“Batman: The Animated Series” is one of the seminal animated creations of the nineties and is still considered a quintessential depiction of Batman. It’s a masterpiece of animation and meticulous storytelling. The voice work by Kevin Conroy and Mark Hamill as Batman and Joker are so definitive, that some fans can’t possibly imagine either character on screen without either actor portraying them. Here we are in 2017 with Bruce Timm reviving his animated version of “Batman” and what do we get? A very long gag involving Harley Quinn farting in the Batmobile as Batman sniffs it in with pleasure, all the while Nightwing retches in the side seat. This is the bar of “quality” we get with “Batman and Harley Quinn.”
Bruce Timm basically just took the popular episode “Harlequinade” where Batman has to team up with Harley Quinn, and spins it off in to a movie that’s way too long, even for seventy minutes. Even worse, he seems determined to take away the mystique of these characters once and for all. In “The Killing Joke,” Barbara Gordon is just a horny fan girl with daddy issues, and here Dick Grayson is just a horny teenager who can be led around by a woman after one good roll in the sack. Even worse is that the writing team seem to be nothing but horny fan boys anxiously trying to pair characters up and ruin just about everyone. Gee, like, what if Harley Quinn raped Nightwing, and he liked it? Because, you know, he’s a guy. Who wouldn’t sleep with Harley Quinn? That would be so epic!
Harley Quinn is reduced to a shrill sex object, Poison Ivy is someone who once placed her mania for plants over human life and is now a sidekick to a domineering alpha male presence known as The Floronic Man. The stakes are nil, the tension is lacking, the animation sucks, the voice acting stinks (Paget Brewster and Conroy sound half asleep most of the time), and even worse: everyone is out of character. Batman spends his time playing doting grandpa to Harley, smiling at every turn, and Nightwing is often inept and kind of a moron. Timm and director Sam Liu even seem to hold some kind of disdain for the target audience, as there’s a prominent meta-gag where Harley Quinn is now living a straight life inexplicably dressed in her modern popular costume.
She is now a waitress working in a restaurant in the vein of “Hooters” where customers get to ogle the waitresses, all of whom are dressed as busty DC heroes and villains. Of course the male customers are all perverts and one grabby patron gets his arm broken by Harley. There’s no point to this set up, because there isn’t a point to anything that goes on in “Batman and Harley Quinn.” When all is said and done, the reasoning for integrating Harley Quinn is contrived and insulting. Things just happen, characters run around doing nothing, and there isn’t even a resolution! The movie literally stops just as Batman and co. are about to confront the main villain, all for the sake of a ridiculous mid-credits scene that is either supposed to be funny or some kind of alternate universe scenario.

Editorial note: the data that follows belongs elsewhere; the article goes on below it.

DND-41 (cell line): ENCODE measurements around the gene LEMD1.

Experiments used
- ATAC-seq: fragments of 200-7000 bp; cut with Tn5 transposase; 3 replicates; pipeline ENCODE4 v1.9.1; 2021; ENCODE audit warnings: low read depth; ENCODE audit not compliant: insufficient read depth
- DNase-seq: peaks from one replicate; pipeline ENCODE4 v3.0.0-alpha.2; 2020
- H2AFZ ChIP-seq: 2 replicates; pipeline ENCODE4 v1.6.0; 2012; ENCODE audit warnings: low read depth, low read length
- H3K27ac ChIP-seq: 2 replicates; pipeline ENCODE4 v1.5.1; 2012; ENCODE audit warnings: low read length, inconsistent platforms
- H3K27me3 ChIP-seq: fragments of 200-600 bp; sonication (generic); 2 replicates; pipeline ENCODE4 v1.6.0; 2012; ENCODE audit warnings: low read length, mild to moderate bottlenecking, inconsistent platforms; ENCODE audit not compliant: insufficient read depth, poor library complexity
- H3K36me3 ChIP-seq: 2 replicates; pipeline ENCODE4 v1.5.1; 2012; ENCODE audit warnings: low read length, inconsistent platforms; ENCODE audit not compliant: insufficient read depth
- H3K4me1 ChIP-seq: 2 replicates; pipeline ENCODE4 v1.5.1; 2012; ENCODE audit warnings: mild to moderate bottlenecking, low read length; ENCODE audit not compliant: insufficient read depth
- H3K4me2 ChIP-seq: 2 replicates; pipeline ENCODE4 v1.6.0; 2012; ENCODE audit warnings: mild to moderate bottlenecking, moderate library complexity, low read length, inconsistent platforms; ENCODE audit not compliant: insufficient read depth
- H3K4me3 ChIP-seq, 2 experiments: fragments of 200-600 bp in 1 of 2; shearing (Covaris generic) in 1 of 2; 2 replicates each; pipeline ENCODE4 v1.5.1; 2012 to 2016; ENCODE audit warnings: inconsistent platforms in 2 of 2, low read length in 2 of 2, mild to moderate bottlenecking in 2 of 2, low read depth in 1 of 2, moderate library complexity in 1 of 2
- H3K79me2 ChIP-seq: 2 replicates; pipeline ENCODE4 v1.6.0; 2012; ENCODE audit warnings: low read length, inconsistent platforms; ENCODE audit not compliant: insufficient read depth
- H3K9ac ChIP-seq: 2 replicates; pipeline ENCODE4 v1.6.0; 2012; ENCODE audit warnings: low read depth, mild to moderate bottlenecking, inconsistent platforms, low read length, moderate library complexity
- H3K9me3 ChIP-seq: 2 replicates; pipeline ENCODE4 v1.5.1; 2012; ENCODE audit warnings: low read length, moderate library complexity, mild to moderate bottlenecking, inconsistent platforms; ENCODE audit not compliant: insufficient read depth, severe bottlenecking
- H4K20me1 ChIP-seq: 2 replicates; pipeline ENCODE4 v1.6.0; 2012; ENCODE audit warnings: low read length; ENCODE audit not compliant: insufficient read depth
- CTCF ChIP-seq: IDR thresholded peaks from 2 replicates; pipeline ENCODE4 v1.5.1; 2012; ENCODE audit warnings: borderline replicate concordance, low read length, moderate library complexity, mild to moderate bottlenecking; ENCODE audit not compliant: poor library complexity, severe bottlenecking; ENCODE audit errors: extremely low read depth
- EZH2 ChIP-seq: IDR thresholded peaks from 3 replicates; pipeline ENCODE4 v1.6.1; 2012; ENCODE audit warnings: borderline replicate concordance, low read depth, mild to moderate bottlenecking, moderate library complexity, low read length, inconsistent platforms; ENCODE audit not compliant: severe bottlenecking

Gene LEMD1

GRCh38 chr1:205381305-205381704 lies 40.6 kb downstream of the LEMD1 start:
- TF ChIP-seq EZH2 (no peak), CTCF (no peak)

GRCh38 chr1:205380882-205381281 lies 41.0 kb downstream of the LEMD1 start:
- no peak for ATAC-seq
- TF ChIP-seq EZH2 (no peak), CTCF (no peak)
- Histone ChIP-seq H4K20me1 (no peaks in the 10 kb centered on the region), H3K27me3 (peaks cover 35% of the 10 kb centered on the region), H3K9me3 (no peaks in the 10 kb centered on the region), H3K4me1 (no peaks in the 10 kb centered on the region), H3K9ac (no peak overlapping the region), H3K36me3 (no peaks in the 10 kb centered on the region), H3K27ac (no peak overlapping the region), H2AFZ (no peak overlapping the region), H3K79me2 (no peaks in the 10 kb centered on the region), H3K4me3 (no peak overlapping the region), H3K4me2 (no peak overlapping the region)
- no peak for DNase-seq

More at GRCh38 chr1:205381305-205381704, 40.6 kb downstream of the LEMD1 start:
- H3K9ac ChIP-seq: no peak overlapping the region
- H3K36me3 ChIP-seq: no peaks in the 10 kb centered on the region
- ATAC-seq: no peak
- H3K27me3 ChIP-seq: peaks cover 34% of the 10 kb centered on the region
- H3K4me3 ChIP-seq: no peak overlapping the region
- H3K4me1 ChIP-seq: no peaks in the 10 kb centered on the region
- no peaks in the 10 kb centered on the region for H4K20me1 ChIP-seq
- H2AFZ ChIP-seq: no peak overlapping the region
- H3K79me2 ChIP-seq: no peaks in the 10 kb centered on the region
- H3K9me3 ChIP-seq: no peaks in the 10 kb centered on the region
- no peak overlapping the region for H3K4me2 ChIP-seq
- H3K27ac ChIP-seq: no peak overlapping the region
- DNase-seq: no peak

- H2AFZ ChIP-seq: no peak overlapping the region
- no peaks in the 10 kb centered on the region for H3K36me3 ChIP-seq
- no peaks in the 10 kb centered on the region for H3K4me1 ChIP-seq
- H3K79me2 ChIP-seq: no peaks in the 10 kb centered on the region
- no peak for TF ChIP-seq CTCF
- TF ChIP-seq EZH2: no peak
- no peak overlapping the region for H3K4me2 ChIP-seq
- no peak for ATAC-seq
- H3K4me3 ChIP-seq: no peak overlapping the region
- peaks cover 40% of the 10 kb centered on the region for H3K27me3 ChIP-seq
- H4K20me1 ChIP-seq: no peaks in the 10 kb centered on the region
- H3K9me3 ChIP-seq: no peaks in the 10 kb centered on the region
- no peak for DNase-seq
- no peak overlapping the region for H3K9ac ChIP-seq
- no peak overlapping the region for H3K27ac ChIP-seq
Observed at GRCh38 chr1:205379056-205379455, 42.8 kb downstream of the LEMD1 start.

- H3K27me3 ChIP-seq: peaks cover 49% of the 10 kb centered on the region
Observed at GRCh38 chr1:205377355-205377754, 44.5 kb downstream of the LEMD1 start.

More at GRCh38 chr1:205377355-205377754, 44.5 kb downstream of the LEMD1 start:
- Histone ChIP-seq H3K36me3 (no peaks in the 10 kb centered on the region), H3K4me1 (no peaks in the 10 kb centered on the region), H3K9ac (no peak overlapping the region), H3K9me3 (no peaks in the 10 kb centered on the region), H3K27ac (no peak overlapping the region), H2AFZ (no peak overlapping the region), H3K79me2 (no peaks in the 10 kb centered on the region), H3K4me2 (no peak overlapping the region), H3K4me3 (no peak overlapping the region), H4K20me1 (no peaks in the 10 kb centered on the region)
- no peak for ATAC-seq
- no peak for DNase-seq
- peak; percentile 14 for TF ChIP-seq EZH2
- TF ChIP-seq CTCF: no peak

“Batman and Harley Quinn” is obviously nothing but a contract obligation, one run by Bruce Timm who once injected complex tones of humanity and personality in to these characters. He and Sam Liu reduces them to rape, sex jokes, fart gags, and wish fulfillment for a certain niche of fan boys that get off on this kind of garbage.
If you value your time, avoid it as much as humanly possible.
Featured in the Deluxe Edition is a collectible figurine of Harley Quinn in her classic costume. The set features the digital copy and DVD for fans. The features include “A Sneak Peak at DC Universe’s Next Animated Movie” in which DC threatens us with botching another classic Batman story “Batman: Gotham by Gaslight.” There’s “The Harley Effect,” a twenty one minute look at the character’s history, and interviews with her creators Bruce Timm and Paul Dini. There’s the eleven minute “Loren Lester: In His Own Voice,” and “vintage” previews of “Batman: The Dark Knight Returns,” Parts 1 and 2. Finally there are two classic episodes from the DC Comics Vault, which you’re better off watching instead of the movie. There’s the “Batman: The Animated Series” episodes “Harley and Ivy” and “Harley’s Holiday.” Suspiciously (and conveniently), the episode “Harlequinade” is nowhere to be found.